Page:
starring Dominic Purcell, Stephen Lang, Trish Stratus, Danny Glover
screenplay by Rob Robol & Allan Ungar
directed by Allan Ungar
by Walter Chaw Danny Glover's been too old for this shit for over thirty years now, making it all the more tragic to find him in Allan Ungar's dipshit remake of The Hard Way that nobody wanted, Gridlocked, which magnifies its crimes by also being the second remake of Assault on Precinct 13 that nobody wanted. A desk jockey checking IDs at the police station, Glover's Sully advises about 45 minutes in that he is, yes, too old for this shit. The only thing missing is a wry saxophone riff when he says it. At least Gridlocked, as it's pissing on the corpse of the literally dozens of better movies it's ripping off, had the decency to let Michael Kamen rest in peace, if nobody else. It's uniquely awful.
It's so bad, in fact, that Sully isn't the star of the piece. That honour goes to Hendrix (Dominic Purcell), a supercop in the supercop mold who's partnered with Hollywood child star-turned-fuck-up felon Brody (Cody Hackman, playing Mark Wahlberg's haircut) because it'll be good for some laffs. Watch Brody, the Hollywood dick, irritate tough-as-nails Hendrix. The premise has something to do with how following along with this rogue, psychopathic cop is community service or something for Brody, as well as his...wait for it...last chance. Anyway, Hendrix is part of a team of supercops that includes a pretty boy and a woman, Gina (WWE star Trish Stratus), who's introduced dressing in slow-motion, emasculating the pretty boy, and declaring herself "lesbian" on meeting Brody. A couple minutes later, in one of those cinematic training mazes, Gina shoots a photo of a baddie in the crotch because, you know: lesbian. It's that kind of movie. The kind without imagination. The kind so packed to the brim with puerile ideas of "cool" that its greatest ambition isn't to be good, but to be the next The Boondock Saints.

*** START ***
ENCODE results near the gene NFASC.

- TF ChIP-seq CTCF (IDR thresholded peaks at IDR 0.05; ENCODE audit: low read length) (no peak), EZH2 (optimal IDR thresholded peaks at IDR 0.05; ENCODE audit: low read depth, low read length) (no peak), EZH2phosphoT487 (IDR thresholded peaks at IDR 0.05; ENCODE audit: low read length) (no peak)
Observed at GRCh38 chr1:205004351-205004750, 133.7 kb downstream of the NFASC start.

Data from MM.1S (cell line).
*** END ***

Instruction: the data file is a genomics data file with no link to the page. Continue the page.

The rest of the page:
Anyway, Hendrix and Brody and the gang are fucking around in the precinct when a band of evil, organized people led by Korver (Stephen Lang, still playing the role from Avatar that was supposed to have made him a star) breach the perimeter and engage in a lockdown/game of cat and mouse/struggle for survival. This leads to shootouts, and sitting around in the dark, and the discovery of meaningful tattoos that Hendrix identifies from his years of belonging to and fleeing from and hating tattooed organizations. I spent a lot of Gridlocked trying to figure out if it was a Hot Fuzz sort-of satire. Maybe Gridlocked acted like an all-Paul Walker revue because it was super-smart instead of representative of everything that's wrong with Canadian cinema; maybe the intro-to-third-act-conflict/monologue about how Hendrix was part of a secret unit--the one that did the nasty shit, the shit that other units wouldn't touch--was all a giant chain-yank. But, no. Gridlocked plays like a gag trailer: the same music, the same dolly shots, the same dramatic push-ins. It's a style-less film diseased with affectation--a cozy companion piece to The Numbers Station on the one side and Schwarzenegger's Sabotage on the other. As incompetent as both, it's as good as neither. It's a good hate-watch, though. Give it that.